Have you ever wondered where the sparkling gems in your jewelry come from? For that matter, the pain and effort that it takes to bring those beauties to you?
Gemstones cover a long distance before they are actually fit for wearing as jewelry. Even after a gem is ready for sale it has to be placed and secured in metal to make jewelry that you ultimately buy from a store.
There are gem mines all over the world (except pearls and corals which comes from the water source) and some countries are known for the type of Amethyst gems mined there. For example, ruby mines of Burma and diamond mines of South Africa. Ratnapura or City of Gems in Sri Lanka is famous for its sapphire and ruby mining along with some other precious stones. Amethysts are mined all over the world but those with the highest saturation are mined in Australia. Emeralds are mostly found in mines of Mexico while Brazil is the largest source of sapphires. Russia is famous for alexandrite deposits. In the underdeveloped world, gemstones are still mined by small scale miners using rudimentary tools, fire and homemade explosives.
Gems form in the earth’s crust when the molten rock below it rushes through the crevices formed in the area where lava meets the lower most layer of earth’s crust. Once the super hot lava starts cooling down it starts to crystallize. Sometimes when the process of cooling is fast, instead of crystal a non-crystalline stone is formed after solidification. The type of stone that eventually forms depends upon the type and saturation of various minerals in the cooling lava. Rubies, for example, are formed from corundum or aluminum oxide.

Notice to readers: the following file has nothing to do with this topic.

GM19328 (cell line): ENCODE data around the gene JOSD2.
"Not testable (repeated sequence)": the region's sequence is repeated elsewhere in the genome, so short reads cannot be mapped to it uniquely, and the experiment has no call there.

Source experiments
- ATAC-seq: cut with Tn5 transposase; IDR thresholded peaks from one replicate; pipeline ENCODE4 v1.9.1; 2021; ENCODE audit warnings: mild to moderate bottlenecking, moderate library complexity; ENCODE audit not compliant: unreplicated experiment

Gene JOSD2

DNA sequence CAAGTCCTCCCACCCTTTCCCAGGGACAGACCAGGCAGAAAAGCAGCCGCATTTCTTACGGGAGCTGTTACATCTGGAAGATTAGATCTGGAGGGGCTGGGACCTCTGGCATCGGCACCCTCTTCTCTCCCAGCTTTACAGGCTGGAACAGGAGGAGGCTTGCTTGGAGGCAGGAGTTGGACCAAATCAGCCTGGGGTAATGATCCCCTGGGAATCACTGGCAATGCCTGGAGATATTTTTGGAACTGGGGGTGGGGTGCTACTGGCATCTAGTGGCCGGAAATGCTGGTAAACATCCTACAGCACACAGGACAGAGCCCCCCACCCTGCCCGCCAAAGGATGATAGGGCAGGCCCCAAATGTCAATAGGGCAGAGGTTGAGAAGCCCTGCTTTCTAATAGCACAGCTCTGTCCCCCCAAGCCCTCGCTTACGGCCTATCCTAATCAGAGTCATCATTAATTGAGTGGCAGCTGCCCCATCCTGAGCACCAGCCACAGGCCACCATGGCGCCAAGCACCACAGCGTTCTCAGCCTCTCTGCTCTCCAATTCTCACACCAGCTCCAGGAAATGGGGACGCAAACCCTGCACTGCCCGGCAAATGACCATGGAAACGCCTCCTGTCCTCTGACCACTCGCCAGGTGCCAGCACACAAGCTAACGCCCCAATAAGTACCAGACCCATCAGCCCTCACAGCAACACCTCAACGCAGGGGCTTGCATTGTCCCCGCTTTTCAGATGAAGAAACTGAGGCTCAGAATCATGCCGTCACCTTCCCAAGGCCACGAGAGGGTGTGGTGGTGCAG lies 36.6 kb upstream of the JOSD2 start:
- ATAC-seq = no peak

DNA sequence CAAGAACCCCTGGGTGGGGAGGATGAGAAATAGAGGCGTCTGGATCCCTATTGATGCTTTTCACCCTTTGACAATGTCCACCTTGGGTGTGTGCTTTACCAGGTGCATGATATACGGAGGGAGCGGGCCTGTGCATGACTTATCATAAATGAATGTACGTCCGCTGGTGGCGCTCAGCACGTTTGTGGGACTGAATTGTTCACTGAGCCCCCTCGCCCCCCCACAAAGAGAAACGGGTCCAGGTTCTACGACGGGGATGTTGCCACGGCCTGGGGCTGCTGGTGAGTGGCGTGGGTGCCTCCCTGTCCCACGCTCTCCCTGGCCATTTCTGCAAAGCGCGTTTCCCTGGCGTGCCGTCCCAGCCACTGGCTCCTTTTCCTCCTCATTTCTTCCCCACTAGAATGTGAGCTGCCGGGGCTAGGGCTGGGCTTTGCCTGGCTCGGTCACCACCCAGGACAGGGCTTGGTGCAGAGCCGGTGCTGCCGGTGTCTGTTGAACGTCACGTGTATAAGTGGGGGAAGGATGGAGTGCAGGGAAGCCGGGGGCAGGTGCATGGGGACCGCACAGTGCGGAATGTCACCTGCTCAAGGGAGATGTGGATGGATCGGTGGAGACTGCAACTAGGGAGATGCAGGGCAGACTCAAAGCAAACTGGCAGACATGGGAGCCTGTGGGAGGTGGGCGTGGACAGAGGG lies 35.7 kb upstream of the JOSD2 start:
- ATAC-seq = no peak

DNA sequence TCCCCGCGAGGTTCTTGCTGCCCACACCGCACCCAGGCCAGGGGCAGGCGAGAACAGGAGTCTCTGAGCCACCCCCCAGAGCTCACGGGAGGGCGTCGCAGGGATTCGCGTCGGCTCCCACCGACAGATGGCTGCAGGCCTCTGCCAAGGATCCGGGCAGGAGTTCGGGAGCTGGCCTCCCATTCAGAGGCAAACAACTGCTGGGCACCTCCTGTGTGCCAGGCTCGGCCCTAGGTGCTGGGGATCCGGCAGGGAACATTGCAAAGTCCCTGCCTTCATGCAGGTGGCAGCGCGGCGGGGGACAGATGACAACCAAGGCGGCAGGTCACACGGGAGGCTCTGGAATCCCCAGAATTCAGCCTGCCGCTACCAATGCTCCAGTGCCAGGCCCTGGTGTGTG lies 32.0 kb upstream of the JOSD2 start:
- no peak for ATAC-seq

Most gems are mined after a tedious search process but in rare cases landslides cause a precious rock to be laid bare. One of such reported incidents include the accidental discovery of sapphire in Kashmir in 1880 where foot long rocks of sapphire were discovered by a hunter.
Gemstones that are mined are in a rough form and only experts can sift gemstones from worthless rock. Production of high quality rough gemstones is in short supply and there is a huge demand for them. In fact, acquiring rough gemstones is one of the most challenging jobs in the gemstone industry.
Rough stones have to cut and polished and this stage makes all the difference between making a profit and losing money. Skilled workers and precision cutting machines are used to give them the appearance of sparkling gems. Heat can improve the color and clarity of a gemstone. For example, citrine is made from heating amethyst. Tanzanite is almost always heated to remove brown undertones and to give it a sparkling blue or purple color.
Some gemstones are used in the natural form: crystal or non-crystal. Most gem stones are however cut and polished before they are sold to stores or jewelry manufacturers. Here again there are two ways that gems are cut and polished. Opaque stones like opal gemstone and turquoise are cut as cabochons- highly polished and cut convexly but without facets. These are fashioned to reveal the precious stones’ color and surface properties. Transparent gems are usually faceted, which is cutting with a faceting machine by polishing small flat windows at regular intervals and exact angles.
The color is the most fascinating and attractive feature of a gemstone. Cut and polish is instrumental in bringing out the best in gemstone. Daylight or white light is actually a mixture of different colors. When it passes through a substance, some of the colors are absorbed and others pass through. The unabsorbed color is what we see, which is white light minus the absorbed colors. The same material can reflect different colors despite being made from the same constituents. For example, ruby and sapphire are both made from aluminum oxide but exhibit different colors.